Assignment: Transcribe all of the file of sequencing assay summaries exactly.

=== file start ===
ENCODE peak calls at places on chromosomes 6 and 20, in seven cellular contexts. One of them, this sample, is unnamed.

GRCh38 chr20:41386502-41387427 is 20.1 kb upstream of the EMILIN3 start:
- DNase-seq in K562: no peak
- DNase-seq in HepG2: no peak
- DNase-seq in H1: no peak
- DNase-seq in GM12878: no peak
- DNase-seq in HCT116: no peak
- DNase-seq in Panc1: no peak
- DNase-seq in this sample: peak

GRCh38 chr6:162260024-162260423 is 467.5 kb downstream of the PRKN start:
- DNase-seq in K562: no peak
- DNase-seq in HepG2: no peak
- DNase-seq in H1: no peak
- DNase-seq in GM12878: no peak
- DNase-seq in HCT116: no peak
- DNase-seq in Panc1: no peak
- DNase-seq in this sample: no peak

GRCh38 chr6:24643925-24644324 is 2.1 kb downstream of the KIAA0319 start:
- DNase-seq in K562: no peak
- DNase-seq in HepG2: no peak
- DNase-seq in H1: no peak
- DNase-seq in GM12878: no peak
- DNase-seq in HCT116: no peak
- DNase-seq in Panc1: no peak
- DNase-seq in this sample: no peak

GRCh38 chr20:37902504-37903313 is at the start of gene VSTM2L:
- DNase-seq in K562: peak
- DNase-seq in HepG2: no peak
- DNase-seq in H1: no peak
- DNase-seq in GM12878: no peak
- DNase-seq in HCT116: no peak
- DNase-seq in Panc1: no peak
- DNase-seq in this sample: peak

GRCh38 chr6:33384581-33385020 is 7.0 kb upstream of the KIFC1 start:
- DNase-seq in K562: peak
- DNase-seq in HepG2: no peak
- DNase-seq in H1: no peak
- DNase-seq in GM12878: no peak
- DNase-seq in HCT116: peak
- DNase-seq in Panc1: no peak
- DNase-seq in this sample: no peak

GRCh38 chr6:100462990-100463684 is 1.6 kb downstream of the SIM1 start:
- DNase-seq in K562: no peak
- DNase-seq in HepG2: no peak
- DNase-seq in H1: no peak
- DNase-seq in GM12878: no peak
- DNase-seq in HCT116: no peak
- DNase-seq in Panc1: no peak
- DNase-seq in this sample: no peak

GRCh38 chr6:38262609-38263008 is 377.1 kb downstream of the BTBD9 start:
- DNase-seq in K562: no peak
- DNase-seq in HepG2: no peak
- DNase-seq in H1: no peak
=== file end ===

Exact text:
ENCODE peak calls at places on chromosomes 6 and 20, in seven cellular contexts. One of them, this sample, is unnamed.

GRCh38 chr20:41386502-41387427 is 20.1 kb upstream of the EMILIN3 start:
- DNase-seq in K562: no peak
- DNase-seq in HepG2: no peak
- DNase-seq in H1: no peak
- DNase-seq in GM12878: no peak
- DNase-seq in HCT116: no peak
- DNase-seq in Panc1: no peak
- DNase-seq in this sample: peak

GRCh38 chr6:162260024-162260423 is 467.5 kb downstream of the PRKN start:
- DNase-seq in K562: no peak
- DNase-seq in HepG2: no peak
- DNase-seq in H1: no peak
- DNase-seq in GM12878: no peak
- DNase-seq in HCT116: no peak
- DNase-seq in Panc1: no peak
- DNase-seq in this sample: no peak

GRCh38 chr6:24643925-24644324 is 2.1 kb downstream of the KIAA0319 start:
- DNase-seq in K562: no peak
- DNase-seq in HepG2: no peak
- DNase-seq in H1: no peak
- DNase-seq in GM12878: no peak
- DNase-seq in HCT116: no peak
- DNase-seq in Panc1: no peak
- DNase-seq in this sample: no peak

GRCh38 chr20:37902504-37903313 is at the start of gene VSTM2L:
- DNase-seq in K562: peak
- DNase-seq in HepG2: no peak
- DNase-seq in H1: no peak
- DNase-seq in GM12878: no peak
- DNase-seq in HCT116: no peak
- DNase-seq in Panc1: no peak
- DNase-seq in this sample: peak

GRCh38 chr6:33384581-33385020 is 7.0 kb upstream of the KIFC1 start:
- DNase-seq in K562: peak
- DNase-seq in HepG2: no peak
- DNase-seq in H1: no peak
- DNase-seq in GM12878: no peak
- DNase-seq in HCT116: peak
- DNase-seq in Panc1: no peak
- DNase-seq in this sample: no peak

GRCh38 chr6:100462990-100463684 is 1.6 kb downstream of the SIM1 start:
- DNase-seq in K562: no peak
- DNase-seq in HepG2: no peak
- DNase-seq in H1: no peak
- DNase-seq in GM12878: no peak
- DNase-seq in HCT116: no peak
- DNase-seq in Panc1: no peak
- DNase-seq in this sample: no peak

GRCh38 chr6:38262609-38263008 is 377.1 kb downstream of the BTBD9 start:
- DNase-seq in K562: no peak
- DNase-seq in HepG2: no peak
- DNase-seq in H1: no peak